Hi! I’m new at this please be gentle!

My name is Jenni and I am a wanderer at heart. I am wife to the most patient wonderful husband in the world, mom to the most awesome rambunctious boys ever and I have celiac disease. My oldest son also has food allergies to eggs, soy and peanuts.

When I was first diagnosed a little over two years ago I was lucky if I didn’t get myself sick in my own kitchen. Then we were set back to relearning how to cook when my son was diagnosed. It was a hard-fought battle and though there are still accidents, they are few and far between.

Being a wanderer at heart it wasn’t long before my feet got itchy again, haha, as soon as summer set in that first year really. Then the task of feeding myself and my family safely got more interesting. There are countless gluten-free and food allergy resources on the net. Finding solid information beyond the traditional travel advice of “eat a salad” was another story.

We live in Alaska and love to explore her nooks and crannies. More often than not we are lucky to see a restaurant, let alone one with gluten, soy, egg and peanut free options. Gone were the easy days of sandwiches and peanut butter crackers. Even with gluten-free bread options, finding one made without egg or soy has yet to happen.

There were days that we spent ten hours on the ocean surviving on Barney Butter packets, fruit leather and juice boxes. It was difficult walking past the smells of real food while we loaded the boat, knowing we had another hour and a half before we made it home. Then it was time to split forces and cook dinner while my husband cleaned fish.

We have made some progress in more pleasantly feeding the family while continuing our wanderings. Traveling is only getting easier as the kids get older, I’m not about to stop exploring now. From rough camping to nice hotels and everywhere in between we have fed ourselves warm meals now. Hopefully my trials and tribulations with food allergies, celiac disease and itchy feet will help someone else trying to stay healthy on the road! Thanks for joining me on this newest journey.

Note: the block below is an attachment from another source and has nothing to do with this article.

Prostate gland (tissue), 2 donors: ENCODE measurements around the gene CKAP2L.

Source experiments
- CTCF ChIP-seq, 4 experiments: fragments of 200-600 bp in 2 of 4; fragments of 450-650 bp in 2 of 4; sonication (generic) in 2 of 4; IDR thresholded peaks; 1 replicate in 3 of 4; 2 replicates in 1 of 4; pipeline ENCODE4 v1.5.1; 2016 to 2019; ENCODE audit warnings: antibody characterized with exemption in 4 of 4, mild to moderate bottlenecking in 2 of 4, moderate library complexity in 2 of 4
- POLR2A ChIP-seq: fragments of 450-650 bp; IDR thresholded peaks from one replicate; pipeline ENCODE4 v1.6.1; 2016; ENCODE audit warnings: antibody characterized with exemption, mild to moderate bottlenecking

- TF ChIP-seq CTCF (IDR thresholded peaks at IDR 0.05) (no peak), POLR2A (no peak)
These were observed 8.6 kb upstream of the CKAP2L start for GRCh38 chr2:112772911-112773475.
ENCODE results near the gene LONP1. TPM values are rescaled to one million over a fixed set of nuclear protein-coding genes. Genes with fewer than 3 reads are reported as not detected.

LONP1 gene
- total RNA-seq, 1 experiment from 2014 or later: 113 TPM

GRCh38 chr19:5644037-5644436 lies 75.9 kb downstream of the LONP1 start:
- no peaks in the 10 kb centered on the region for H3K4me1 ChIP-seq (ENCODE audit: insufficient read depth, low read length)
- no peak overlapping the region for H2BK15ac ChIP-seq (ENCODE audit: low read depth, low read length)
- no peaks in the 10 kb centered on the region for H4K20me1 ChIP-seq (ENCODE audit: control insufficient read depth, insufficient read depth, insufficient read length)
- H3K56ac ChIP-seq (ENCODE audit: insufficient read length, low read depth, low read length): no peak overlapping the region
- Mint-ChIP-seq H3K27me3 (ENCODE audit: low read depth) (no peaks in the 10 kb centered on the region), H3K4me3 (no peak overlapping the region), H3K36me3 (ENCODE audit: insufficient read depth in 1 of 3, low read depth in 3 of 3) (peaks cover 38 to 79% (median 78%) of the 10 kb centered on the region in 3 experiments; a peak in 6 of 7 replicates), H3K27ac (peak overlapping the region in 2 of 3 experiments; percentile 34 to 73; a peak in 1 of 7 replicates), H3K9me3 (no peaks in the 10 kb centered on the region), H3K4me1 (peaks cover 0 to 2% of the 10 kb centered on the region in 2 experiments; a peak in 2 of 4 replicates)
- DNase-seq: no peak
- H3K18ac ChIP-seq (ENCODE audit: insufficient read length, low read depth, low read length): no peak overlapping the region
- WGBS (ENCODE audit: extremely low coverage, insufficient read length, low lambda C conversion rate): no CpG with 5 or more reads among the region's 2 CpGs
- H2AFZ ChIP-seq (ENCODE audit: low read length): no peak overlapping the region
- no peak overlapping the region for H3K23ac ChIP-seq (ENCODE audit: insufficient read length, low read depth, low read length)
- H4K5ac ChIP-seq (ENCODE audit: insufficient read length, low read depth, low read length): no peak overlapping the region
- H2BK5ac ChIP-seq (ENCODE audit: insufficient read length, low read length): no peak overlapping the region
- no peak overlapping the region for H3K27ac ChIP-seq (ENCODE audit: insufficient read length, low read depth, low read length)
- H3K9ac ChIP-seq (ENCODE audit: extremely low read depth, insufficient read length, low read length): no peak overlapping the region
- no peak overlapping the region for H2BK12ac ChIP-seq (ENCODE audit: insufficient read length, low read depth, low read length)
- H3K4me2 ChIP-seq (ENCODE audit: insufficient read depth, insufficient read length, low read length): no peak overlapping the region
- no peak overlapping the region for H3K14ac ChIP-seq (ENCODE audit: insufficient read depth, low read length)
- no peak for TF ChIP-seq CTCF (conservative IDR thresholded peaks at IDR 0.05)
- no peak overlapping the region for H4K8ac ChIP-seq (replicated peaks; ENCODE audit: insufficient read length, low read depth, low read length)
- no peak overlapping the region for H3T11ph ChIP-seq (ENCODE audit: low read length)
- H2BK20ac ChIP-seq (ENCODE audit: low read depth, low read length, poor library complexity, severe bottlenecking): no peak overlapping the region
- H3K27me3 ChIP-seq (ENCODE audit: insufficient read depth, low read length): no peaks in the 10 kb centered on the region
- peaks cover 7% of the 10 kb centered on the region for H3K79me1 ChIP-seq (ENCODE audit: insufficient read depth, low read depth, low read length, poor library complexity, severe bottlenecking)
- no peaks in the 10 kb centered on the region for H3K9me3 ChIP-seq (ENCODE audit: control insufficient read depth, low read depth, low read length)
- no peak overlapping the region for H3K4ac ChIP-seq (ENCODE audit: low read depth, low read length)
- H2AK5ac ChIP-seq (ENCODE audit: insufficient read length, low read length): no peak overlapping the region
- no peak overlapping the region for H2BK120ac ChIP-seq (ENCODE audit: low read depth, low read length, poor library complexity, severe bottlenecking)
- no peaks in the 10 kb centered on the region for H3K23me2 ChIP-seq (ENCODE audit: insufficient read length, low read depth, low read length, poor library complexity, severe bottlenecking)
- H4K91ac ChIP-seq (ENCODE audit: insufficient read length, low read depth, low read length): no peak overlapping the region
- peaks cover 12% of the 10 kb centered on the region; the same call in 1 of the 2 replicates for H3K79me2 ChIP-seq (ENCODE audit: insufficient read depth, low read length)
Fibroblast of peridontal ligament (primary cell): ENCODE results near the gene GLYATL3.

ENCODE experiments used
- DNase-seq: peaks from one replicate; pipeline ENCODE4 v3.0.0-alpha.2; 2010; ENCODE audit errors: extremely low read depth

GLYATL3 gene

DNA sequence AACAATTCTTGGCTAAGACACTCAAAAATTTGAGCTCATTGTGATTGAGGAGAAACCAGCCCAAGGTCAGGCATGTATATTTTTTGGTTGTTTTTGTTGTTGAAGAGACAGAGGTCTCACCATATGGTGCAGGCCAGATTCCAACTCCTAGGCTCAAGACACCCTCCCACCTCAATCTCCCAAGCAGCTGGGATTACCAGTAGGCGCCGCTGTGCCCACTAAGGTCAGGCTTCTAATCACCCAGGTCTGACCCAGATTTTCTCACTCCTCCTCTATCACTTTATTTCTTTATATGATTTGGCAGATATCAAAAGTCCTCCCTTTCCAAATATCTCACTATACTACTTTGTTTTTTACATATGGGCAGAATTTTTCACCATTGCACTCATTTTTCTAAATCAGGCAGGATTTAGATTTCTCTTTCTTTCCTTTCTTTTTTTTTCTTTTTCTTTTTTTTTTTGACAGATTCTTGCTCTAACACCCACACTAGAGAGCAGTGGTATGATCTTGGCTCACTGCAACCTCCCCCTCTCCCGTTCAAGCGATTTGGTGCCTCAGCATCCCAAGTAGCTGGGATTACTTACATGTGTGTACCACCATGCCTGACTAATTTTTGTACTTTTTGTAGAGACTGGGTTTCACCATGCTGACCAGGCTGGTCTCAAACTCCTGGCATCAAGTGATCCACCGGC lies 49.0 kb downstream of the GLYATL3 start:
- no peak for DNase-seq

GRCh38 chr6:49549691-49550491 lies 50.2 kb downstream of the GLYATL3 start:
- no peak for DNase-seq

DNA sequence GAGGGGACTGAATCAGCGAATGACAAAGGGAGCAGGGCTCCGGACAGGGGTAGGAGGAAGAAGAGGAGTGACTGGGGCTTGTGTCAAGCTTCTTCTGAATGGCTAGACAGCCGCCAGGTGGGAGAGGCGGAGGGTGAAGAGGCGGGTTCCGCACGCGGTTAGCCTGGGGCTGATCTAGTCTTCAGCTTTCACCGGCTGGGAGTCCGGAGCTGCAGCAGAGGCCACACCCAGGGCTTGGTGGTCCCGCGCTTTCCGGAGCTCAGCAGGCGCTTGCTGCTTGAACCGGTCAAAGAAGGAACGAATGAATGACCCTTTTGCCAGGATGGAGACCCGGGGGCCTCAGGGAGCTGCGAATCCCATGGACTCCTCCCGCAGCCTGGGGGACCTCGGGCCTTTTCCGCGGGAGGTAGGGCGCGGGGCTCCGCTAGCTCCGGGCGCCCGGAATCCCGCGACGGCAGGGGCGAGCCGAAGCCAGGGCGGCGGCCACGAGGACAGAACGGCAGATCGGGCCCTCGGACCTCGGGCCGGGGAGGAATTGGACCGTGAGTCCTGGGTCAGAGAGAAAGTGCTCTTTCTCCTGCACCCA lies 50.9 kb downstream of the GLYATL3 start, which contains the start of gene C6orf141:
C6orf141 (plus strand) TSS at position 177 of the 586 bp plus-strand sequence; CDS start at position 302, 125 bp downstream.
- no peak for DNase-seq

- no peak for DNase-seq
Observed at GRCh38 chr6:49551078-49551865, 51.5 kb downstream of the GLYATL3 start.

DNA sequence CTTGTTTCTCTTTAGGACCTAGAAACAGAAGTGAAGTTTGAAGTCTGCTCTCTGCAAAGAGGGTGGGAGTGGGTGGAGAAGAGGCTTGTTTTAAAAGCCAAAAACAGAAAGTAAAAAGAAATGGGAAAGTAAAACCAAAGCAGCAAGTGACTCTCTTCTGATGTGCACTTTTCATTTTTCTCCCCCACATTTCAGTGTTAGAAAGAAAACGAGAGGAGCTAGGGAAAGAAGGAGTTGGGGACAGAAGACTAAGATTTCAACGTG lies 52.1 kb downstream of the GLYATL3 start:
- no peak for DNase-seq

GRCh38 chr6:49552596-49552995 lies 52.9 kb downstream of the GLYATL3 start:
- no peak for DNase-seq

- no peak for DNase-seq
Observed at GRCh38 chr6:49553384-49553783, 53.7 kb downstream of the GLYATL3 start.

Simple Allergy Friendly Travel foods

Kachemak Bay, Alaska
Kachemak Bay, Alaska
Traveling with celiac and food allergies can be daunting, and hunger inducing. I have good news for you! It can be fun and fulfilling, and filling as well. Some of our favorite travel standbys include, fruit leather strips and Barney Butter almond butter packets. They both taste good and can fit in your wallet. I keep some of both with me at all times.

Enjoy Life foods make some very tasty snack bars, and they are free of all of the top eight most common food allergens. We rely on this company around my house, they make the best cookies we have found too. Juice boxes, milk cartons and water bottles are always a must. Fresh fruits and some pre prepped fresh veggies are always a hit, as well as cheeses and meats, if you can have dairy.

I try to pack us some kind of snack when we leave the house, and a nicer picnic if we will be gone for half a day or more. Being so limited on options it helps to always have tasty food at hand. Nobody feels left out, grumpy from hunger or frustrated by having little to no choice on what to eat. We have more fun and it makes it easier to be more spontaneous again to have some of these little lifesavers on hand at home.

Thanks for stopping by!
I am not paid or given products by any companies. I simply rely on these particular products.